Given the complexity and extremely high price of these package it’s not unreasonable to assume that most organisations that need to comply with long term email archiving requirements are struggling to manage their obligations. They either have the Microsoft 365 E3 or E5 bundles and don’t have them fully configured and are therefore not actually compliant or have been put off by the high price and are struggling to find a solution to take them to the cloud.
SMX’s Immutable Object Store
In support of Microsoft 365 customers SMX took a different approach to storing customer emails in our cloud archive service. Firstly, like all our services, the SMX email archiving service applies to all emails sent to or from the organisation. This means customers don’t need to turn on archiving for certain users and no possibility of having an incomplete record of the organisation’s mail flow.
However the main difference with SMX’s approach is that archived emails can’t be deleted by individual users. This essentially provides legal hold functionality across the entire organisation’s email flow from day one.
SMX’s approach still provides the ability to restore individual emails and complete mailbox contents just like traditional mailbox backups did. It’s kind of like the Microsoft 365 Archive + Information Protection all-in-one.
Legacy archive ingestion
SMX’s cloud email archiving solution was designed from the ground up to be capable of ingesting your organisation’s email legacy archive. Most organisations have a legacy archiving solution that is in urgent need of retirement and it’s reassuring to know that after migrating to a cloud provider your legacy emails are available in the same interface as your current emails.
In the Microsoft 365 world there is no standard place to put your legacy archive. Yes you could create new mailboxes to hold this information but it would be an aggregation of many previous and current staff member’s emails and would therefore require some further sorting to ensure it could be found easily again. It’s just another example of how the Microsoft 365 archiving isn’t appropriate for reliable long term records compliance and nor is it an efficient use of taxpayer funds.
Migration to the cloud
As part of migrating to the cloud, SMX provides a completely managed service that includes ingesting your legacy data. This is a 4-step process where we sample and prepare your data, transfer it to our facility, perform a complete analysis of your legacy emails to determine the percentage of corrupt emails and then perform the ingestion. This process provides certainty around migration time-frames & costs and has allowed SMX to migrate customers large and small including telcos such as Spark.
SMX is a Microsoft IP Co-sell partner and selected the Azure platform to host our email archiving service. We make use of some specialised tools within the Azure platform to ensure your data is stored at multiple geographically distributed data centres and always available when you need it.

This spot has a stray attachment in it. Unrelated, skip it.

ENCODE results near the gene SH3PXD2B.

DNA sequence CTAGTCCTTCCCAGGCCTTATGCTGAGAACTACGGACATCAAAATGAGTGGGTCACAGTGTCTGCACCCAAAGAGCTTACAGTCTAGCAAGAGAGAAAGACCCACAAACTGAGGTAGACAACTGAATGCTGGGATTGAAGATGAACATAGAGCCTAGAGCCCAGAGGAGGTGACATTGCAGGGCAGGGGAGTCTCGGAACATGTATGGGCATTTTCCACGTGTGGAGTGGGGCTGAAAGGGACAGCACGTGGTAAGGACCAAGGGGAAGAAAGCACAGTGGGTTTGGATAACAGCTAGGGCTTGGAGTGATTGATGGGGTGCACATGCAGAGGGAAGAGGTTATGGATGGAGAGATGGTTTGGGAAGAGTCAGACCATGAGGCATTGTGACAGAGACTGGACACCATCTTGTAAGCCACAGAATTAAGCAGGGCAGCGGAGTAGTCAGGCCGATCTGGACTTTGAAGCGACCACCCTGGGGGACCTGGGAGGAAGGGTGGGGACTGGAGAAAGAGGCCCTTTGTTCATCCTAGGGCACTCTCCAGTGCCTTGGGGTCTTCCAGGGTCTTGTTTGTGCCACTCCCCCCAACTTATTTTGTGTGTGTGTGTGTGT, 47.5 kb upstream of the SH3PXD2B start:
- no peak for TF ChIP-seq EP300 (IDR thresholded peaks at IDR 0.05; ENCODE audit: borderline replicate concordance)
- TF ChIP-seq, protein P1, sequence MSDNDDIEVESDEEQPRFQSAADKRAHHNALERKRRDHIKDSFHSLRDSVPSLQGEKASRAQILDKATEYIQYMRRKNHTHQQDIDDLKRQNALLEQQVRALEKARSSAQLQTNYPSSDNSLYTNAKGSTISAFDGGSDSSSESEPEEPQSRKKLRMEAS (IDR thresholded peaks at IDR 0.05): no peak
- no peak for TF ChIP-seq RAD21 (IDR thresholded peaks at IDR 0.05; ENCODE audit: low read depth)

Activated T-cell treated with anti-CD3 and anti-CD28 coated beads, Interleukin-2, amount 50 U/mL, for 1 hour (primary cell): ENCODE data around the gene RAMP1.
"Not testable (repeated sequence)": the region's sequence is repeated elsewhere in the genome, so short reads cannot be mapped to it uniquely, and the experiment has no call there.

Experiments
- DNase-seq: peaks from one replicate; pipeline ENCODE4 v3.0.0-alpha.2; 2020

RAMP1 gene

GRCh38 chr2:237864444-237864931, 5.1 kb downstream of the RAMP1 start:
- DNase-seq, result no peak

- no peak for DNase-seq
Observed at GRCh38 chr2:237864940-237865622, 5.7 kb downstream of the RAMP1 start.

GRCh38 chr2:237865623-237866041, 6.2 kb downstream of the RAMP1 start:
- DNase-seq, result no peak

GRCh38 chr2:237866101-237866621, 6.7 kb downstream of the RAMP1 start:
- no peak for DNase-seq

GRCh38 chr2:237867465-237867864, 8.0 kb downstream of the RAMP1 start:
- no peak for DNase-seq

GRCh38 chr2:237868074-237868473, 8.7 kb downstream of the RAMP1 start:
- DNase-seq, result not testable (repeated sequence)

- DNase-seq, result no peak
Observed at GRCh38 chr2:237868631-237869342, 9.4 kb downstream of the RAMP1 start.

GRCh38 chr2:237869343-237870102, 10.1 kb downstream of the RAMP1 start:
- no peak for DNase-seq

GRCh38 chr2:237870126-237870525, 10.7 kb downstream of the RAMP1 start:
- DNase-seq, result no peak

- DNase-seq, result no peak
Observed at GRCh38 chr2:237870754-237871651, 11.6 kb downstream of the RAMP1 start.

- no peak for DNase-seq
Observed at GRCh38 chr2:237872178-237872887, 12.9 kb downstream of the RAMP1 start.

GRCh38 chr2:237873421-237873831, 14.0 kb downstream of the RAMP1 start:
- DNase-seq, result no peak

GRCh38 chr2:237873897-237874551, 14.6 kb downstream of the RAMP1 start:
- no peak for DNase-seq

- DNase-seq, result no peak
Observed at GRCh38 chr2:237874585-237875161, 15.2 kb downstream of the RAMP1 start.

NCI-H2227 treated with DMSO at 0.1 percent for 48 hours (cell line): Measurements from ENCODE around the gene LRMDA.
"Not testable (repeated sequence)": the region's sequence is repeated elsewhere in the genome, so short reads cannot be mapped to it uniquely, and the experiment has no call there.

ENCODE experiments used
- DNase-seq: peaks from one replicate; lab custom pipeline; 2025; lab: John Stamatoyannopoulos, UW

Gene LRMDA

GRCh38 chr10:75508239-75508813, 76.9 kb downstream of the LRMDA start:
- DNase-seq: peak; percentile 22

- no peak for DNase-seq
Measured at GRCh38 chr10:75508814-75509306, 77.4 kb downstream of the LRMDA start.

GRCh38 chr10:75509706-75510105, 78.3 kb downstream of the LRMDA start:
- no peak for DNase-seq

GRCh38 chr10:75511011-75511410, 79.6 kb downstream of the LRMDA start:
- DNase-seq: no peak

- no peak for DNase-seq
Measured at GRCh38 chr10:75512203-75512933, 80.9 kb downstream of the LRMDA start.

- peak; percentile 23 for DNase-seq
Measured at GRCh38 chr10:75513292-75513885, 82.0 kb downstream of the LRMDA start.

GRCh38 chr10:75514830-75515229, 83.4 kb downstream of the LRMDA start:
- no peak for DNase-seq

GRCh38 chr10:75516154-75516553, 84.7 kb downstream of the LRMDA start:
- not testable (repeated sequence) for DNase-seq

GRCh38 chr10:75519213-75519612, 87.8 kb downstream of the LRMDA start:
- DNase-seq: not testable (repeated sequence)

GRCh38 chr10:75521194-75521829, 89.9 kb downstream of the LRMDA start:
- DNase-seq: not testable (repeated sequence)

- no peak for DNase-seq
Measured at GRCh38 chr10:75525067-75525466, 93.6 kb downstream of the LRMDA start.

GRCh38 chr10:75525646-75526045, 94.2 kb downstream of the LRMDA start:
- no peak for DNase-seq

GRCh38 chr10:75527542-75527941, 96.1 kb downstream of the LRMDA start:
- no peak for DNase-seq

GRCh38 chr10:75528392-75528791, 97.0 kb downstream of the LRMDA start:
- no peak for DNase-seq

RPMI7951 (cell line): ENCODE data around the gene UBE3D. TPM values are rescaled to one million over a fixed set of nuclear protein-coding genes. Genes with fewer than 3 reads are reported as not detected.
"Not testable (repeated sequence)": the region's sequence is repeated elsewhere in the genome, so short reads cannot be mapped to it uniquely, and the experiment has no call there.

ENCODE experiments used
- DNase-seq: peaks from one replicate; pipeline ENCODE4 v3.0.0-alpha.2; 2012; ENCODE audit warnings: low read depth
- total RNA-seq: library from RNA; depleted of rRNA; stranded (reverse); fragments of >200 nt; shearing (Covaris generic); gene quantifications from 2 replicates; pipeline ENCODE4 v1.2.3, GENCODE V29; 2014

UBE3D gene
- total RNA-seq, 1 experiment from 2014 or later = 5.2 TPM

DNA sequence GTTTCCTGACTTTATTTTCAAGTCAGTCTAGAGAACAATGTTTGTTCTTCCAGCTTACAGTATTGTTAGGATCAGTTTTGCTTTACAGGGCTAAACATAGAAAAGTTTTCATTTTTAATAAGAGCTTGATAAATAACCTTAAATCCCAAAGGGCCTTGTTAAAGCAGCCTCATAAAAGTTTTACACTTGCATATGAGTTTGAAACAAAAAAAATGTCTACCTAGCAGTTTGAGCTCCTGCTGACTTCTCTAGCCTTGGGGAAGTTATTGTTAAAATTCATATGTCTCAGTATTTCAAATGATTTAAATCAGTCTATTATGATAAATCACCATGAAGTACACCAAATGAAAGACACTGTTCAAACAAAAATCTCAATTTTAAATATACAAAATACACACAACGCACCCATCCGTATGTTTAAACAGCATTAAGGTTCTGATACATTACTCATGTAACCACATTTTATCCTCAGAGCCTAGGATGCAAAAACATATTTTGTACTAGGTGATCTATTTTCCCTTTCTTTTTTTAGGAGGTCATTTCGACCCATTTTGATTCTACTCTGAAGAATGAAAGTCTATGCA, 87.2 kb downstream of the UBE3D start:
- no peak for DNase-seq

SMX is Australasia’s Trusted Email Archiving Service Provider
SMX is one of the only local providers that can guarantee your data is stored and supported in Australasia. This immediately obviates any data sovereignty concerns that might come up when evaluating large global providers.
SMX is the only specialist email security provider appointed to the New Zealand government’s TaaS panel and has been providing email security services to government agencies since 2005.
We maintain at least four copies of all emails stored in the SMX archive at any one time spread across two geographically distributed regions on Microsoft’s Azure cloud storage platform in Australia and each copy is encrypted at rest using AES256-bit encryption.
We also make extensive use of the Cassandra distributed database to ensure your data is always available. One important feature for distributed and resilient data storage that Cassandra includes is the constant data rebalancing performed by each node. This ensures that we’re making not only the most efficient use of space on each node and that we have at least four copies of each email, but we also negate the ability for bit rot to set in.
Bit rot affects data that has been stored for a long period of time and can affect encrypted data in particular. Bit rot has various causes, from cosmic radiation to dust on hard drive spindles but can be obviated by either good practice or good software (or both). In SMX’s case our storage nodes are constantly rebalancing the data they’re responsible for. This involves reading and writing email blobs across the entire cluster so we can ensure your data is safely encrypted and available when you need it.
The answer is...
In the beginning I asked the question “Is Microsoft 365 really public records compliant?” Given the issues outlined above with the Microsoft 365 services:
- allowing staff members to influence the organisation’s mail flow,
- uncertainty around which emails are actually protected,
- the yawning chasm created when users leave the organisation and
- the unnecessarily high price of compliance
I think the answer is an uncategorical no, you should not be relying on Microsoft 365 as the source of information to meet your public records compliance requirements.
In my opinion a user-centric model might be good for licensing desktops but is completely inappropriate for ensuring retention and retrieval of public records. For that you need a provider that addresses your requirements from an entire organisation point of view.